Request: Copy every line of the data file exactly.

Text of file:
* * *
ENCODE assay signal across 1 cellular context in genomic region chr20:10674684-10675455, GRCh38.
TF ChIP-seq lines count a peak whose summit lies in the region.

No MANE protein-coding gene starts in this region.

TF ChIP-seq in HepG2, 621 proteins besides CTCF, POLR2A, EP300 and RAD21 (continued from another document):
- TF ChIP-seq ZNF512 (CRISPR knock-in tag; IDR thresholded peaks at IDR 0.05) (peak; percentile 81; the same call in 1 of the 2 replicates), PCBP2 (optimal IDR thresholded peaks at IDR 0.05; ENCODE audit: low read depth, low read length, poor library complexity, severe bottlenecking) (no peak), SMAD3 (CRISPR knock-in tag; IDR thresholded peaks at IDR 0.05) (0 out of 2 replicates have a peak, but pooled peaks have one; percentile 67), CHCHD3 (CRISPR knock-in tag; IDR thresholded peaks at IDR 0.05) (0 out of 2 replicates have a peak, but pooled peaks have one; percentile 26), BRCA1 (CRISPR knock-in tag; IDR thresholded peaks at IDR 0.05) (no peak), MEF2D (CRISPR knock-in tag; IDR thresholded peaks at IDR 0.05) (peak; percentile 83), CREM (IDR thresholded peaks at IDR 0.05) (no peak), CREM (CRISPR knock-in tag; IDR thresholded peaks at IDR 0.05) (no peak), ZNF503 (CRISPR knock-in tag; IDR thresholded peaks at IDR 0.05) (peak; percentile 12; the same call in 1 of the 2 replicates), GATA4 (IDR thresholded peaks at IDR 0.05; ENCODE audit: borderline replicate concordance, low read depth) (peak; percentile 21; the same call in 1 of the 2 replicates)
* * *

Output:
ENCODE assay signal across 1 cellular context in genomic region chr20:10674684-10675455, GRCh38.
TF ChIP-seq lines count a peak whose summit lies in the region.

No MANE protein-coding gene starts in this region.

TF ChIP-seq in HepG2, 621 proteins besides CTCF, POLR2A, EP300 and RAD21 (continued from another document):
- TF ChIP-seq ZNF512 (CRISPR knock-in tag; IDR thresholded peaks at IDR 0.05) (peak; percentile 81; the same call in 1 of the 2 replicates), PCBP2 (optimal IDR thresholded peaks at IDR 0.05; ENCODE audit: low read depth, low read length, poor library complexity, severe bottlenecking) (no peak), SMAD3 (CRISPR knock-in tag; IDR thresholded peaks at IDR 0.05) (0 out of 2 replicates have a peak, but pooled peaks have one; percentile 67), CHCHD3 (CRISPR knock-in tag; IDR thresholded peaks at IDR 0.05) (0 out of 2 replicates have a peak, but pooled peaks have one; percentile 26), BRCA1 (CRISPR knock-in tag; IDR thresholded peaks at IDR 0.05) (no peak), MEF2D (CRISPR knock-in tag; IDR thresholded peaks at IDR 0.05) (peak; percentile 83), CREM (IDR thresholded peaks at IDR 0.05) (no peak), CREM (CRISPR knock-in tag; IDR thresholded peaks at IDR 0.05) (no peak), ZNF503 (CRISPR knock-in tag; IDR thresholded peaks at IDR 0.05) (peak; percentile 12; the same call in 1 of the 2 replicates), GATA4 (IDR thresholded peaks at IDR 0.05; ENCODE audit: borderline replicate concordance, low read depth) (peak; percentile 21; the same call in 1 of the 2 replicates)